"Obviously somebody at EPA is paying attention to the public's concerns about cyanide bombs," Fahy said in a statement reported by The Guardian. "It would appear they're responding to public outrage over the interim decision from last week. Our phone has been ringing off the hook from concerned citizens regarding their greenlight to continue using these horrific devices. We'll have to see how this plays out."

The traps are deadly to both their intended and unintended targets. Of the more than 1.5 million native wild animals killed by Wildlife Services in 2018, around 6,500 of them were killed by the traps. In 2017, the traps killed around 13,200 wild animals, the Associated Press reported.

In one tragic incident recounted by HuffPost, one of the traps went off in Pocatello, Idaho in 2017 while 14-year-old Canyon Mansfield was walking his dog Casey. Casey died, and Mansfield was rushed to the hospital. He eventually recovered, and his parents are suing the USDA.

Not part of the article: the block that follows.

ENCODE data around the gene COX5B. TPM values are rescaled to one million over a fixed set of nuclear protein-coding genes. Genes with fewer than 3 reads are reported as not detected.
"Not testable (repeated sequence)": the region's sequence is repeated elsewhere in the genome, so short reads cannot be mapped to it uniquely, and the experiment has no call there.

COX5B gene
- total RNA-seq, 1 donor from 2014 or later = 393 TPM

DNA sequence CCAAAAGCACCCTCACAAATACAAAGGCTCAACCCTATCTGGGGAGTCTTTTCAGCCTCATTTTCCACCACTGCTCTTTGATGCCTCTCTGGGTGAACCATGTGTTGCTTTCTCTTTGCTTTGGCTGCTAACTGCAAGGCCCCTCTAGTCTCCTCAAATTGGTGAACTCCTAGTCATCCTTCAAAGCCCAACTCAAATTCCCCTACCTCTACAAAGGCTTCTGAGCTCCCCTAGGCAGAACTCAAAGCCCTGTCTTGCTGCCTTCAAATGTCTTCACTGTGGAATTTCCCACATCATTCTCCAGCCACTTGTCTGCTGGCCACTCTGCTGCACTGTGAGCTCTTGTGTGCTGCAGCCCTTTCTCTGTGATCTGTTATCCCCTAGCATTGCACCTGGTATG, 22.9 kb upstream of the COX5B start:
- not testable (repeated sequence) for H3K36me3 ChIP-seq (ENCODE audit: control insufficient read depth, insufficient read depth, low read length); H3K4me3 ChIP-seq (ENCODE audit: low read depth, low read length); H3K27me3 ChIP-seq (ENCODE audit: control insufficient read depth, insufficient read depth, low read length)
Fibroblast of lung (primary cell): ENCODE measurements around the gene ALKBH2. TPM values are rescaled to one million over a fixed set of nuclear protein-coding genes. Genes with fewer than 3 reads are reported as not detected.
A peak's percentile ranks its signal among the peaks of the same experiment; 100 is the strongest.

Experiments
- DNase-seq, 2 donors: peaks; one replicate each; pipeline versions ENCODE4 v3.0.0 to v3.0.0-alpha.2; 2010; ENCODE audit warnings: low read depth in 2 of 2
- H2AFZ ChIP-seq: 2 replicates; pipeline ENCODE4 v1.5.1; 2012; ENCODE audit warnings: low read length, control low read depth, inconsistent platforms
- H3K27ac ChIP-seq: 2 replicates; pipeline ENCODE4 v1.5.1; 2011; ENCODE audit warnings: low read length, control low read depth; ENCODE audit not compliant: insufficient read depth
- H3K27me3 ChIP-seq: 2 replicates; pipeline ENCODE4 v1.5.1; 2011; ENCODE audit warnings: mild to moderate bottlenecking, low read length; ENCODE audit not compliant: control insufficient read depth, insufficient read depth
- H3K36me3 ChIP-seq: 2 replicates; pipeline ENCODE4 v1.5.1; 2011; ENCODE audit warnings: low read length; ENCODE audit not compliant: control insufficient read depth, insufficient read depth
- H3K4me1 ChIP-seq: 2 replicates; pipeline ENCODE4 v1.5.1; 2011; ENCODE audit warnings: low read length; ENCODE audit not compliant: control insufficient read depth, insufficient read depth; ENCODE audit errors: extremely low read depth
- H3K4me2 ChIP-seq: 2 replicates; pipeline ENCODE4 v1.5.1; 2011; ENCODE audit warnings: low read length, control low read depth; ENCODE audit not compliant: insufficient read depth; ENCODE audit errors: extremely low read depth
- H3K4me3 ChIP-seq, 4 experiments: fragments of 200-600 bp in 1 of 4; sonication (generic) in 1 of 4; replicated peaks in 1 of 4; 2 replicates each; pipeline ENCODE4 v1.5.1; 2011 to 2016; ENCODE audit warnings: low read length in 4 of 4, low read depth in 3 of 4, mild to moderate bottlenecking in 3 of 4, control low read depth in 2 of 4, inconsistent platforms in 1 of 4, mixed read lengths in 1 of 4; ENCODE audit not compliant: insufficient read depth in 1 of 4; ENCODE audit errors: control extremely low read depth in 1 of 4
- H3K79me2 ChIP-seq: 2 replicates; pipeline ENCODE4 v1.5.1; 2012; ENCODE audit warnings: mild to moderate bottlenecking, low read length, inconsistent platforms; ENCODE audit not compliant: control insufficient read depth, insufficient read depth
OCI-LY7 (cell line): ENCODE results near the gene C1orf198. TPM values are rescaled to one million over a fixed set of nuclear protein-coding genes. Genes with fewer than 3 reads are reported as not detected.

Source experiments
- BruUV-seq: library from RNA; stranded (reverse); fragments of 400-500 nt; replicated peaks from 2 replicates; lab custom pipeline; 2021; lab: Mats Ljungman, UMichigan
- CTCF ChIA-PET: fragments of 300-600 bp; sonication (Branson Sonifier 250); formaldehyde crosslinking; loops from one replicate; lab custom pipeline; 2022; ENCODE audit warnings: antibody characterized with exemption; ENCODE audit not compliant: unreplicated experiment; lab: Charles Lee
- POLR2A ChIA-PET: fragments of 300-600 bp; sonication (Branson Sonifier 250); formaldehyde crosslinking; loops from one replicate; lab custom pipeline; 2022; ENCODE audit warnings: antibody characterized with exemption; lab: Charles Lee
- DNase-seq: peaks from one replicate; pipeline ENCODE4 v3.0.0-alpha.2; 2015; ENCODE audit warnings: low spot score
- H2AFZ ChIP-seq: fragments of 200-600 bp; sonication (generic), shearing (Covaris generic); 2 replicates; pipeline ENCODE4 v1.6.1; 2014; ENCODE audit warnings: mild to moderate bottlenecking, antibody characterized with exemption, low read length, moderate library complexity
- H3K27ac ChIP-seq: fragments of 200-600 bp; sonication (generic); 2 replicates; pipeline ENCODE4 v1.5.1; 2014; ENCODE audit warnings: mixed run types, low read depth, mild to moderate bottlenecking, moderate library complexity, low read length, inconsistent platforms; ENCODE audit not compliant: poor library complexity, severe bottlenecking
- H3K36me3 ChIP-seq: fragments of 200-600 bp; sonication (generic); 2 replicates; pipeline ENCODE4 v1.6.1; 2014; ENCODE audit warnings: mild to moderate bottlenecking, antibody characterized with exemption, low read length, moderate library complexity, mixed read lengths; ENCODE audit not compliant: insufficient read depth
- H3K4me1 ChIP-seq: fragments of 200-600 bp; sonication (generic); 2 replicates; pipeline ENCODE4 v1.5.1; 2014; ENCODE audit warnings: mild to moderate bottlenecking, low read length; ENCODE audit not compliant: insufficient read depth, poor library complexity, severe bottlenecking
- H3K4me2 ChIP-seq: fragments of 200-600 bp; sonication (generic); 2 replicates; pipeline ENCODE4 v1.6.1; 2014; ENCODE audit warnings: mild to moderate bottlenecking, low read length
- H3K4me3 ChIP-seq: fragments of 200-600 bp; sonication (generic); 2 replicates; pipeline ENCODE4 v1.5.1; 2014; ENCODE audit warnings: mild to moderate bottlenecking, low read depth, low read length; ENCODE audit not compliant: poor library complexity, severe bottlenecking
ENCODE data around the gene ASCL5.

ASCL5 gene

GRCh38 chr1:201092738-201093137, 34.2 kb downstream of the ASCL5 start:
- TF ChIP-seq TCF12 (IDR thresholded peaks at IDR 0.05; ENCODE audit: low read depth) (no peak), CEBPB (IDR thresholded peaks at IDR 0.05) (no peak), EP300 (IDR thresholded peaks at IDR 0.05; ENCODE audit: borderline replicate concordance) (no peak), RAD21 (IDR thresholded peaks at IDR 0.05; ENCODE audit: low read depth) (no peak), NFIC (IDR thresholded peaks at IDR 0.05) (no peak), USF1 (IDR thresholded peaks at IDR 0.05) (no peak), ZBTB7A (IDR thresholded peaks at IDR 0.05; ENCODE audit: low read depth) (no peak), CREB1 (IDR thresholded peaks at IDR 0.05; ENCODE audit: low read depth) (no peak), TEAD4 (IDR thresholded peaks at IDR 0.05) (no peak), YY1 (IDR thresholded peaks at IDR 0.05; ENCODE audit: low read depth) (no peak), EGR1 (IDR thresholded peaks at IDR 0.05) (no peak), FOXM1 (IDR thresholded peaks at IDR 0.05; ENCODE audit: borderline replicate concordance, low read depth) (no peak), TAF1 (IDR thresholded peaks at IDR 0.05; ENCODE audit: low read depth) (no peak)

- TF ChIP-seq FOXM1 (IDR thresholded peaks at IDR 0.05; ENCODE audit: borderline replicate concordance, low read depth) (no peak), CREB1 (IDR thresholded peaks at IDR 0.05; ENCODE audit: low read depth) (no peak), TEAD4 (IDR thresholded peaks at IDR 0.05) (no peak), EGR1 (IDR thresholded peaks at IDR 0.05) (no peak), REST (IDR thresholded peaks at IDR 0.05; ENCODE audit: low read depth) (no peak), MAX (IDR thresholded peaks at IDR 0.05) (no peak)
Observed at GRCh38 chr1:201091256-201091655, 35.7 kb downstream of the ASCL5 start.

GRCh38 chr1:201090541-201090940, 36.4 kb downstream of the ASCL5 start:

Wildlife Services stopped using the traps in Idaho after the incident, and in Colorado following a lawsuit. Cyanide bombs are currently banned in Oregon.

EcoWatch Daily Newsletter

Aerial assessment of Hurricane Sandy damage in Connecticut. Dannel Malloy / Flickr / CC BY 2.0

Extreme weather events supercharged by climate change in 2012 led to nearly 1,000 more deaths, more than 20,000 additional hospitalizations, and cost the U.S. healthcare system $10 billion, a new report finds.

Read More Show Less
Giant sequoia trees at Sequoia National Park, California. lucky-photographer / iStock / Getty Images Plus

A Bay Area conservation group struck a deal to buy and to protect the world's largest remaining privately owned sequoia forest for $15.6 million. Now it needs to raise the money, according to CNN.

Read More Show Less
Sponsored
This aerial view shows the Ogasayama Sports Park Ecopa Stadium, one of the venues for 2019 Rugby World Cup. MARTIN BUREAU / AFP / Getty Images